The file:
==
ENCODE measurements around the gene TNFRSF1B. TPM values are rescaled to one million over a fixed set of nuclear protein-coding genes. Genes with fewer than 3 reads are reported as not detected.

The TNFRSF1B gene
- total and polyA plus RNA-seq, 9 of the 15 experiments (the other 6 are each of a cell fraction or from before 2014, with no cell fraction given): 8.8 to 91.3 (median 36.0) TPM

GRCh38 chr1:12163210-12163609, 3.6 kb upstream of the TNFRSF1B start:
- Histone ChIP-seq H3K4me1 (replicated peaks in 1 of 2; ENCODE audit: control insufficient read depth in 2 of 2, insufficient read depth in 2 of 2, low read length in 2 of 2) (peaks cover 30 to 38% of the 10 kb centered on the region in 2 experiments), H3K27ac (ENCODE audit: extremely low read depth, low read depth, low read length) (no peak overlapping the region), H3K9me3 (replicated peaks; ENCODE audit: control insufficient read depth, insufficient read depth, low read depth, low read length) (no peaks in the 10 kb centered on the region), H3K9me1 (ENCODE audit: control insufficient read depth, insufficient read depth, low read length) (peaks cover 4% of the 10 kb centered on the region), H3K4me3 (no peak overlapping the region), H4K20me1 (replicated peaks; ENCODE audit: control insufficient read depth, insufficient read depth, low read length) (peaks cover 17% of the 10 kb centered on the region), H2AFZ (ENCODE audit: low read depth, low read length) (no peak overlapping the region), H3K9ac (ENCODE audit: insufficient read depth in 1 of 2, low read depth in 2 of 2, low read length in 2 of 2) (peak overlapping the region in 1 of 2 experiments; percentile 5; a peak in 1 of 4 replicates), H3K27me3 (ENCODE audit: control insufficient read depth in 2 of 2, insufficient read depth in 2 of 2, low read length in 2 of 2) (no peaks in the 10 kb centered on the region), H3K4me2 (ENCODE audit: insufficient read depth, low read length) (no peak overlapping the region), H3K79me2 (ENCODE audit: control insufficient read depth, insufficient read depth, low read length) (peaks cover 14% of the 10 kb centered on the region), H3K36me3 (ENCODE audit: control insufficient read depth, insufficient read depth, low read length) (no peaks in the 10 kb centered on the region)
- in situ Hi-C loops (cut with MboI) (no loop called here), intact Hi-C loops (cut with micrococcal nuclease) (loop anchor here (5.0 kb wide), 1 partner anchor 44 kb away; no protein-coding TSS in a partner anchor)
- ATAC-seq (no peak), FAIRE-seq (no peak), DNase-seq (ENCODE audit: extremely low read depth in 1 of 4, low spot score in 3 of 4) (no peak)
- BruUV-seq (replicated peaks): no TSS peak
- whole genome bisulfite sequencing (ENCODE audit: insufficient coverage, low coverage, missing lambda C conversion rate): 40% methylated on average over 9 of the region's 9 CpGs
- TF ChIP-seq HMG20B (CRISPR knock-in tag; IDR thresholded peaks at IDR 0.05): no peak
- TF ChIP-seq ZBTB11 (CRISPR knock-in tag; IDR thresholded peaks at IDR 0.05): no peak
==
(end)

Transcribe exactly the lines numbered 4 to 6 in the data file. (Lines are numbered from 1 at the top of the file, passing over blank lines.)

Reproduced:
GRCh38 chr1:12163210-12163609, 3.6 kb upstream of the TNFRSF1B start:
- Histone ChIP-seq H3K4me1 (replicated peaks in 1 of 2; ENCODE audit: control insufficient read depth in 2 of 2, insufficient read depth in 2 of 2, low read length in 2 of 2) (peaks cover 30 to 38% of the 10 kb centered on the region in 2 experiments), H3K27ac (ENCODE audit: extremely low read depth, low read depth, low read length) (no peak overlapping the region), H3K9me3 (replicated peaks; ENCODE audit: control insufficient read depth, insufficient read depth, low read depth, low read length) (no peaks in the 10 kb centered on the region), H3K9me1 (ENCODE audit: control insufficient read depth, insufficient read depth, low read length) (peaks cover 4% of the 10 kb centered on the region), H3K4me3 (no peak overlapping the region), H4K20me1 (replicated peaks; ENCODE audit: control insufficient read depth, insufficient read depth, low read length) (peaks cover 17% of the 10 kb centered on the region), H2AFZ (ENCODE audit: low read depth, low read length) (no peak overlapping the region), H3K9ac (ENCODE audit: insufficient read depth in 1 of 2, low read depth in 2 of 2, low read length in 2 of 2) (peak overlapping the region in 1 of 2 experiments; percentile 5; a peak in 1 of 4 replicates), H3K27me3 (ENCODE audit: control insufficient read depth in 2 of 2, insufficient read depth in 2 of 2, low read length in 2 of 2) (no peaks in the 10 kb centered on the region), H3K4me2 (ENCODE audit: insufficient read depth, low read length) (no peak overlapping the region), H3K79me2 (ENCODE audit: control insufficient read depth, insufficient read depth, low read length) (peaks cover 14% of the 10 kb centered on the region), H3K36me3 (ENCODE audit: control insufficient read depth, insufficient read depth, low read length) (no peaks in the 10 kb centered on the region)
- in situ Hi-C loops (cut with MboI) (no loop called here), intact Hi-C loops (cut with micrococcal nuclease) (loop anchor here (5.0 kb wide), 1 partner anchor 44 kb away; no protein-coding TSS in a partner anchor)